Never miss a story

Get subscribed to our newsletter


×
WhatsApp working on fingerprint authentication for chats: Report. Pixabay

Facebook-owned WhatsApp has been dropping support for dated devices and operating systems (OS) from time to time and now it is ending support for iOS 7 and older versions, Android 2.3.7 and Nokia Series 40 (S40).

What this means is that users of Nokia Series 40 device will no longer be able to create new WhatsApp accounts and some features of the app could stop functioning on the device at any time.


“When we started WhatsApp in 2009, people’s use of mobile devices looked very different from today. The Apple App Store was only a few months old. About 70 per cent of smartphones sold at the time had operating systems offered by BlackBerry and Nokia.

Mobile operating systems offered by Google, Apple and Microsoft — which account for 99.5 per cent of sales today — were on less than 25 per cent of mobile devices sold at the time,” it said in a blog post on Sunday.


WhatsApp on a smartphone device. Pixabay

You will, however, still be able to use WhatsApp on the device though, according to the Dignited.

Also Read- Microsoft, Taiwan AI Labs Collaborate For Genetic Analysis

The Nokia S40 OS was seen in the company’s mid-tier devices like Nokia Asha 201, Nokia Asha 205, Nokia Asha 210, Nokia Asha 230, Nokia Asha 500, Nokia Asha 501, Nokia Asha 502, Nokia Asha 503, Nokia 206, Nokia 208, Nokia 301, Nokia 515.

Earlier, WhatsApp had outlined devices and OS that would be cut off from its support room and affixed dates to them accordingly. Nokia S40 would be supported until December 31, 2018, Android versions 2.3.7 and older until February 1, 2020 and iOS 7 and older until February 1, 2020. (IANS)


Popular

File

The government of Assam has recently consented to translate the research-based book by- Shri Salil Gewali titled "Great Minds on India"

It is indeed good news that the book showcasing the wisdom of India in the eyes of Western intellectuals is getting due recognition and appreciation from other states and abroad. After Karnataka and Punjab, the Government of Assam has recently consented to translate the research-based book by Shillong-based author - Shri Salil Gewali titled "Great Minds on India". The Chief Minister of Assam - Shri Himanta Biswa Sarma was amazed to know that so many top western scientists and philosophers have drawn a considerable amount of inspiration from ancient scriptures of India, particularly in the studies of modern physics, linguistic and astronomy. In the recent meeting with the author, the Chief Minister had highly appreciated Gewali's book and promised to read it thoroughly. Gewali's book was also approved for translation in the year 2020 by the former Chief Minister – Shri Sarbananda Sonowal but due to COVID-19, the translation work was delayed.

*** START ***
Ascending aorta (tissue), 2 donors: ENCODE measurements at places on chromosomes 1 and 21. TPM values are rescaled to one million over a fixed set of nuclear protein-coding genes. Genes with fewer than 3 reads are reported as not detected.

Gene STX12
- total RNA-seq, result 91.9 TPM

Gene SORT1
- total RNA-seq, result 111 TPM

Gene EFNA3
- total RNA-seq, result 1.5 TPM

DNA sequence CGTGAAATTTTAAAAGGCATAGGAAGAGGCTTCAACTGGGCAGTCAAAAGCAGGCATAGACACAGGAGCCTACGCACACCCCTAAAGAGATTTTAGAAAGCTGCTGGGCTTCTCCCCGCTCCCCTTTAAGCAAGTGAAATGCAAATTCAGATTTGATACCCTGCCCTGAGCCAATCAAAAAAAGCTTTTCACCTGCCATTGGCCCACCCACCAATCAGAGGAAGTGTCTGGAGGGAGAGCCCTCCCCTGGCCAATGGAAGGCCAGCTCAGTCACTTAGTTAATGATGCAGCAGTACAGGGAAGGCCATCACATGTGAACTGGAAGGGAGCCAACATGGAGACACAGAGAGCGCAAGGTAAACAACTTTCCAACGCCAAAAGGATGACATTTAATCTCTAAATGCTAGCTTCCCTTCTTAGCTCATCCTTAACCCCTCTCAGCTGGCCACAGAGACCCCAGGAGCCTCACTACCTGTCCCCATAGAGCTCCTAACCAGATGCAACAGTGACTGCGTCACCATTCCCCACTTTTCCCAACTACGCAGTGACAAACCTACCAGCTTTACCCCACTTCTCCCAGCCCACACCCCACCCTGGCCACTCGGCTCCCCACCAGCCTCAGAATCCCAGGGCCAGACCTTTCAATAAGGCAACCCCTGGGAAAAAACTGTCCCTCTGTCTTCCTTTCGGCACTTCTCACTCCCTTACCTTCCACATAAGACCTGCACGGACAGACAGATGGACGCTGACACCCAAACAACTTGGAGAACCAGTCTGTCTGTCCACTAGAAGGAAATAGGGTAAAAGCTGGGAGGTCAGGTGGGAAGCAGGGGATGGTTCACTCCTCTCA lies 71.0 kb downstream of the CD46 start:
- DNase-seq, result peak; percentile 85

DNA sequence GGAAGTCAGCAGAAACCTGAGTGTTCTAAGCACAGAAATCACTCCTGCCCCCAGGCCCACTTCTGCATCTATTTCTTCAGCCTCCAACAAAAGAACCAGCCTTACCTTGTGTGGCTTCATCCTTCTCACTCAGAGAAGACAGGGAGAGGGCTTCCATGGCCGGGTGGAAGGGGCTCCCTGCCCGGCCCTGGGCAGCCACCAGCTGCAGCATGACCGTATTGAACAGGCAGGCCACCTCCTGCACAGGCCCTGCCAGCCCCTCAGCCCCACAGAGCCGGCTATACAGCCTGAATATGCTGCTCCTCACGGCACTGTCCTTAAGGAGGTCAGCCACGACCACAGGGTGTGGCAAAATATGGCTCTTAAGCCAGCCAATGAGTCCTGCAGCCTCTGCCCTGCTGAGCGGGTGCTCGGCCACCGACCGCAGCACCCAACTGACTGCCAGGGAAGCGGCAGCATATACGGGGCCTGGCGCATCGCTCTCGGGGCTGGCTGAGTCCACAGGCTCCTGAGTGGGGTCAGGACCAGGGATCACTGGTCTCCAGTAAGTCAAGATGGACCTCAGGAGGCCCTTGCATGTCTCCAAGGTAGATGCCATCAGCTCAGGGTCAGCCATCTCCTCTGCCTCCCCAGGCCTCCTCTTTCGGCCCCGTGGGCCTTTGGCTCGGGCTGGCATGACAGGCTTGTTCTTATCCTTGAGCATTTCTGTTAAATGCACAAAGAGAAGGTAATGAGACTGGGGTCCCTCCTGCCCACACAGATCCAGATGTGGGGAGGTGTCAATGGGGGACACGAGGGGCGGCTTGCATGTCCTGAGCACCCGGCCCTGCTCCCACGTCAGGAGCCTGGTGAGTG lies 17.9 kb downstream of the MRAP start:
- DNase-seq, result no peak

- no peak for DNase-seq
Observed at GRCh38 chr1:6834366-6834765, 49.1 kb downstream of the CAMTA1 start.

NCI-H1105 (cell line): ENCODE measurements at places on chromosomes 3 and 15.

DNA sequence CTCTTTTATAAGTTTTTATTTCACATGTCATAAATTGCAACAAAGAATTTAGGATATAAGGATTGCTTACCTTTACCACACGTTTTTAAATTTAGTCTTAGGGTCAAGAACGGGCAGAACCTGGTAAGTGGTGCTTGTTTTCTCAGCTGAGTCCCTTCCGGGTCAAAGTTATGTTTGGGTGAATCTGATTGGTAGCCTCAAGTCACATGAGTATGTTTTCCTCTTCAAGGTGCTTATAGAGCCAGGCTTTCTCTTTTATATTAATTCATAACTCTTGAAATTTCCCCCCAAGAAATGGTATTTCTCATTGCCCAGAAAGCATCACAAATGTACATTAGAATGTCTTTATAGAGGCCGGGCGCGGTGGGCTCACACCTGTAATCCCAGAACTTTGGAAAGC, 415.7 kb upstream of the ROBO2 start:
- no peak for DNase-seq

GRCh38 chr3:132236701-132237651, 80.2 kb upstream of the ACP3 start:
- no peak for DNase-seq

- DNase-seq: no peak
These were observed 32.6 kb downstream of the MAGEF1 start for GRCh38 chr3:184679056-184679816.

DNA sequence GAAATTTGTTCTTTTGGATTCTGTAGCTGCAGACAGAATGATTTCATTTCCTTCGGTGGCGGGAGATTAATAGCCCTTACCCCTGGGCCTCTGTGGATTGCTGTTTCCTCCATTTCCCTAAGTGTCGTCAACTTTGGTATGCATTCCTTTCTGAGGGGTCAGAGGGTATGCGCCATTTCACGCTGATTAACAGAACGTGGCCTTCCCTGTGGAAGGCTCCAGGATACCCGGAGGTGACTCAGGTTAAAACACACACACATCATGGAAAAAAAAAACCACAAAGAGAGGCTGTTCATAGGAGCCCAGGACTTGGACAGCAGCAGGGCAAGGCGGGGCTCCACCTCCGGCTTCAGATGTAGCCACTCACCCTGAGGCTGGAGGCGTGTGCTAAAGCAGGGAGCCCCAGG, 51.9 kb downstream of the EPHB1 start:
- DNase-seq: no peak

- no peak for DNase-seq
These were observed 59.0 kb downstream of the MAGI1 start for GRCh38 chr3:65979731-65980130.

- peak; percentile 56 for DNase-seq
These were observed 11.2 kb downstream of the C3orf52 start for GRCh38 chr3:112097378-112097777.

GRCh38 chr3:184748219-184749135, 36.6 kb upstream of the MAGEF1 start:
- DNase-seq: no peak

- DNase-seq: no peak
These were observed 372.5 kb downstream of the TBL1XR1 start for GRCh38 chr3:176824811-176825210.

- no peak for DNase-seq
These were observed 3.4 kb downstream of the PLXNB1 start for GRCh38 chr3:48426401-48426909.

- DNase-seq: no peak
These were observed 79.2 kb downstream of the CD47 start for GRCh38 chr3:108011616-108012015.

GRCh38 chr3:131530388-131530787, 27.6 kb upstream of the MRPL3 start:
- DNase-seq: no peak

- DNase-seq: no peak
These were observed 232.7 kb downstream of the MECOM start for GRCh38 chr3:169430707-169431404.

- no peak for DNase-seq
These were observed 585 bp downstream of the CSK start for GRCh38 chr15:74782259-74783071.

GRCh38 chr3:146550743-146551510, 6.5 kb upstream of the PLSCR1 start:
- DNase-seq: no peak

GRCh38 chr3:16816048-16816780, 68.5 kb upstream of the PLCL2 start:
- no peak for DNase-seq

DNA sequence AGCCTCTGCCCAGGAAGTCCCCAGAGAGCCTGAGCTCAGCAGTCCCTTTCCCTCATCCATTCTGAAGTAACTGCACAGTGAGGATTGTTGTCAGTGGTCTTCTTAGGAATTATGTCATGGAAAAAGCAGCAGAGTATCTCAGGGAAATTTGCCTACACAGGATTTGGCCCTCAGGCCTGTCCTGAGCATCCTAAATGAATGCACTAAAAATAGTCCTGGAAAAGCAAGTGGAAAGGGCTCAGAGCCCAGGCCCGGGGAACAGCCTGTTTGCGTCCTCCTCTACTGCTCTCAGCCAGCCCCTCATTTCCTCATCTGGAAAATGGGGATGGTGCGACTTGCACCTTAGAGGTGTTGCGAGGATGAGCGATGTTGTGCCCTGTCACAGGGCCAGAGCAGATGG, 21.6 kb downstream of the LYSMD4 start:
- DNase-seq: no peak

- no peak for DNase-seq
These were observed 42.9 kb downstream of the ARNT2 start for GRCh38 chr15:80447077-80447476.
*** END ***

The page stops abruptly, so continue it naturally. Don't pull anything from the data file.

Follow NewsGram on Facebook to stay updated.

Keep Reading Show less
VOA

Supporters of the 2022 Beijing Winter Olympics cheer as they mark the start of the 100 days countdown to the opening of the Winter Olympics in Beijing, China, Oct. 26, 2021

BEIJING — Chinese organizers have confirmed participants in next year's Winter Olympics will be strictly isolated from the general population and could face expulsion for violating COVID-19 restrictions.

Vice mayor and Beijing 2022 organizing committee official Zhang Jiandong told reporters Wednesday that those taking part in the games beginning Feb. 4 must remain in a "closed loop" for training, competing, transport, dining and accommodation.

Keep Reading Show less
VOA

This 2020 electron microscope image provided by the National Institute of Allergy and Infectious Diseases - Rocky Mountain Laboratories shows SARS-CoV-2 virus particles, which cause COVID-19.

A cheap antidepressant reduced the need for hospitalization among high-risk adults with COVID-19 in a study that was looking for existing drugs that could be repurposed to treat coronavirus.

Researchers tested the pill used for depression and obsessive-compulsive disorder because it was known to reduce inflammation and looked promising in smaller studies.

Keep reading... Show less